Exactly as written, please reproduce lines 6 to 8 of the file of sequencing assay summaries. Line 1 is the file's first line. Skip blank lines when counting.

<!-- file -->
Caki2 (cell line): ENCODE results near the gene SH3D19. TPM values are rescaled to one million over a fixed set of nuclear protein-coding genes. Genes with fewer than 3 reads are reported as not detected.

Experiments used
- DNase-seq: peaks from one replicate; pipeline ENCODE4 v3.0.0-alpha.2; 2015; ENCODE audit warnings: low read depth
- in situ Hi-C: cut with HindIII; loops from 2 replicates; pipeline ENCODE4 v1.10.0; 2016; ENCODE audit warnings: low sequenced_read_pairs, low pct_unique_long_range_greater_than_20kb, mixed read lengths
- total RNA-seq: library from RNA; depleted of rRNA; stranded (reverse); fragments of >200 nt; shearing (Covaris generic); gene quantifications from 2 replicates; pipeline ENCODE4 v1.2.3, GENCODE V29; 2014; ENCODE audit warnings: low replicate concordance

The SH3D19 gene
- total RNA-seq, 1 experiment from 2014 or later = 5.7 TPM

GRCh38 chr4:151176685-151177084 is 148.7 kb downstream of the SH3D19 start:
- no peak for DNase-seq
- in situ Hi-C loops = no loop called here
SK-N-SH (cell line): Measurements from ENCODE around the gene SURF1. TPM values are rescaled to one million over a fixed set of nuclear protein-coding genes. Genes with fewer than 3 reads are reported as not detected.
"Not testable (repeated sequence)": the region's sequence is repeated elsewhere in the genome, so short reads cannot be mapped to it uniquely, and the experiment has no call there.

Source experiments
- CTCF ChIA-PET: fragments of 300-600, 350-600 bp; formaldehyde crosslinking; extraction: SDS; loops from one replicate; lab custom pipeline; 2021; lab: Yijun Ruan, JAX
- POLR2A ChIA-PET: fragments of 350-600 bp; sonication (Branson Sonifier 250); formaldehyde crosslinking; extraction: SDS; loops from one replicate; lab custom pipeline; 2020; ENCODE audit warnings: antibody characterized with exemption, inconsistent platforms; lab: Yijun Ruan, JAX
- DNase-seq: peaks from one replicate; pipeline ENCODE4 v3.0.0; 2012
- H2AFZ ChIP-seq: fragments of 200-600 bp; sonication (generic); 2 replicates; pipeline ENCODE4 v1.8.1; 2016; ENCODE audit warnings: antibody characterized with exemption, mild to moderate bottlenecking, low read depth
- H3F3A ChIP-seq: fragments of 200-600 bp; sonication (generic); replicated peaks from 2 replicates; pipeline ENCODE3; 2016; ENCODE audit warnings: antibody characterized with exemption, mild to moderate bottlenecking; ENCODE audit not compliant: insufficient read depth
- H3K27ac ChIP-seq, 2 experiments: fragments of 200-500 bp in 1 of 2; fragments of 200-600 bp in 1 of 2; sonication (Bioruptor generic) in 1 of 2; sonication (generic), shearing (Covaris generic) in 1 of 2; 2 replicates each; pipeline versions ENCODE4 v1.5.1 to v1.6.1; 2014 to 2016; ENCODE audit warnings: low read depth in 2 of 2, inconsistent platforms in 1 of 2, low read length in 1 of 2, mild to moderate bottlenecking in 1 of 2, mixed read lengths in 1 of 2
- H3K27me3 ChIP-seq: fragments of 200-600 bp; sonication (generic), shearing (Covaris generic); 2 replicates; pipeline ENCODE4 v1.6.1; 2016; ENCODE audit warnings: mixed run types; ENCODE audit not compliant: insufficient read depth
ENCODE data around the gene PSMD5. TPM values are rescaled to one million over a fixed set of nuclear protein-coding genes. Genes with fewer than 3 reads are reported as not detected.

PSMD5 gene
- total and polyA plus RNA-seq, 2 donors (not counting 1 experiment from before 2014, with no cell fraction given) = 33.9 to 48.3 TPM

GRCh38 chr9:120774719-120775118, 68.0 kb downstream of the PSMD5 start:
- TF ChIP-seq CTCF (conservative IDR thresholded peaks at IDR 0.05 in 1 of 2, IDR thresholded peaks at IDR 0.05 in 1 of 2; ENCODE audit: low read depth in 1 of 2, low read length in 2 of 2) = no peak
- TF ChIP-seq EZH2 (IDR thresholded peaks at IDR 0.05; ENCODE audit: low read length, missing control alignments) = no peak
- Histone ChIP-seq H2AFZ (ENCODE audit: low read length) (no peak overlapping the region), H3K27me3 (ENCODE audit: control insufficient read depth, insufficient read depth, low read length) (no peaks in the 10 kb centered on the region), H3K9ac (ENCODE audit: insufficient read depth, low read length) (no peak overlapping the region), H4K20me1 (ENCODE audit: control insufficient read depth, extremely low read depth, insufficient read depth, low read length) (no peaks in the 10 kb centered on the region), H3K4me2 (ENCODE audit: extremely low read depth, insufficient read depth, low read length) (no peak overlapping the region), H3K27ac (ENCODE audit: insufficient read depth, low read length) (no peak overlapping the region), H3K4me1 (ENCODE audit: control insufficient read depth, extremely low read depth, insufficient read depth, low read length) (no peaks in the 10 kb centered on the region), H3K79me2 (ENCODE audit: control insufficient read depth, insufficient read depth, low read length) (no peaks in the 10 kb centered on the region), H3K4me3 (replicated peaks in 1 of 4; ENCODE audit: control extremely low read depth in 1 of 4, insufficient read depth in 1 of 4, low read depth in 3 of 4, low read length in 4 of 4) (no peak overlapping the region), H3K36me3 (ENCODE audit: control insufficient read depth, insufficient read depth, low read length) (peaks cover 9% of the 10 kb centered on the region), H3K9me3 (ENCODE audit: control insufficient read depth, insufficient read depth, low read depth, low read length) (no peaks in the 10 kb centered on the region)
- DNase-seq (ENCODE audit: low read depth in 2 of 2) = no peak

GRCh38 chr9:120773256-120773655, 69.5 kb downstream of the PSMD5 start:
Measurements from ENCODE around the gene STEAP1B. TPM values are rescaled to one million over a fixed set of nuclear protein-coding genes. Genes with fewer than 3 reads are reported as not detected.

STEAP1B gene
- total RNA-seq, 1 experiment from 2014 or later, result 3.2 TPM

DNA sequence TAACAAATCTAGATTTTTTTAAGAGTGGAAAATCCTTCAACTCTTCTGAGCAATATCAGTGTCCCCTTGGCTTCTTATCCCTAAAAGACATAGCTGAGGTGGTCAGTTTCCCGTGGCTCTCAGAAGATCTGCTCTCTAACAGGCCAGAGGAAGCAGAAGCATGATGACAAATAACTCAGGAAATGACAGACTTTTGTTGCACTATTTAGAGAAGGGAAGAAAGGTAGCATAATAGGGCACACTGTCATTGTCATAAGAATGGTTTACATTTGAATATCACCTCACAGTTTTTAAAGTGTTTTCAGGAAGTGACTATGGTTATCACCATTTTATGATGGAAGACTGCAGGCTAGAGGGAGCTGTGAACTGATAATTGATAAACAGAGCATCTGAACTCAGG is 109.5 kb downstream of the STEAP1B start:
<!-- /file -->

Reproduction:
The SH3D19 gene
- total RNA-seq, 1 experiment from 2014 or later = 5.7 TPM

GRCh38 chr4:151176685-151177084 is 148.7 kb downstream of the SH3D19 start: